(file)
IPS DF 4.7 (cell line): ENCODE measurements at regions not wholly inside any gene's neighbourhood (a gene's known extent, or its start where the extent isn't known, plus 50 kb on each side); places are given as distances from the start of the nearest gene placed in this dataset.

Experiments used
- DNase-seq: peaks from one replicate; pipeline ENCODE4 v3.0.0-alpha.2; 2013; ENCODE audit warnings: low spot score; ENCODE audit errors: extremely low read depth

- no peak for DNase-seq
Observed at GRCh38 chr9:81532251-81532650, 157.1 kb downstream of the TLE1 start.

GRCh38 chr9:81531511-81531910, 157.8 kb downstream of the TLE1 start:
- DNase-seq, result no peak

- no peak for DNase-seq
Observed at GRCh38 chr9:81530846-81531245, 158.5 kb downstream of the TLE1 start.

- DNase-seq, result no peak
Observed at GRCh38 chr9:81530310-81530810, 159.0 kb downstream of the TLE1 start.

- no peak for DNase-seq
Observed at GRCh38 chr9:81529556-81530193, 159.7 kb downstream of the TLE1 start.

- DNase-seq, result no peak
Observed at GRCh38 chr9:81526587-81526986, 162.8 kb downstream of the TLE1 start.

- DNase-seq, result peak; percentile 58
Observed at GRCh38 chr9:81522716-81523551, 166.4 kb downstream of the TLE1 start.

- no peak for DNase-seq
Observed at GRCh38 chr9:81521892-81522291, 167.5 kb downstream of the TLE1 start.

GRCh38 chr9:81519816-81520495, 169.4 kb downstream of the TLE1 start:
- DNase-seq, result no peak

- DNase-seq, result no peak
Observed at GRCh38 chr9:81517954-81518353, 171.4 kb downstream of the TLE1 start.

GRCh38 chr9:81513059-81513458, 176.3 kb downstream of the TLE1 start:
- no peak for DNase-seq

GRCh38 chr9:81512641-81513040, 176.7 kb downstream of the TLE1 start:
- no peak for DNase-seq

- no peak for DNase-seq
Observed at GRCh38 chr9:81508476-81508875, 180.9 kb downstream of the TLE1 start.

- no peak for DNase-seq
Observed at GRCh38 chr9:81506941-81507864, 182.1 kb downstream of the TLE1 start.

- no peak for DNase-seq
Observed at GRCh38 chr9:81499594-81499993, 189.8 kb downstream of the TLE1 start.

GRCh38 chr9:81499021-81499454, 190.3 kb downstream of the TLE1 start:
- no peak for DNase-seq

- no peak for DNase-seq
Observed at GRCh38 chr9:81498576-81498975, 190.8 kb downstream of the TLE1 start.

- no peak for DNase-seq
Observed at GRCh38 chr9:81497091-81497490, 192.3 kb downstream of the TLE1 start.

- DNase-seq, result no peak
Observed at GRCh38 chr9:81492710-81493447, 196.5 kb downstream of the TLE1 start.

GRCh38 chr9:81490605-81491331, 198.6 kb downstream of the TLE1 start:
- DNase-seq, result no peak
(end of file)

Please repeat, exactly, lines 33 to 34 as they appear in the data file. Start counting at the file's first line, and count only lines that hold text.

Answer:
Observed at GRCh38 chr9:81499594-81499993, 189.8 kb downstream of the TLE1 start.

GRCh38 chr9:81499021-81499454, 190.3 kb downstream of the TLE1 start: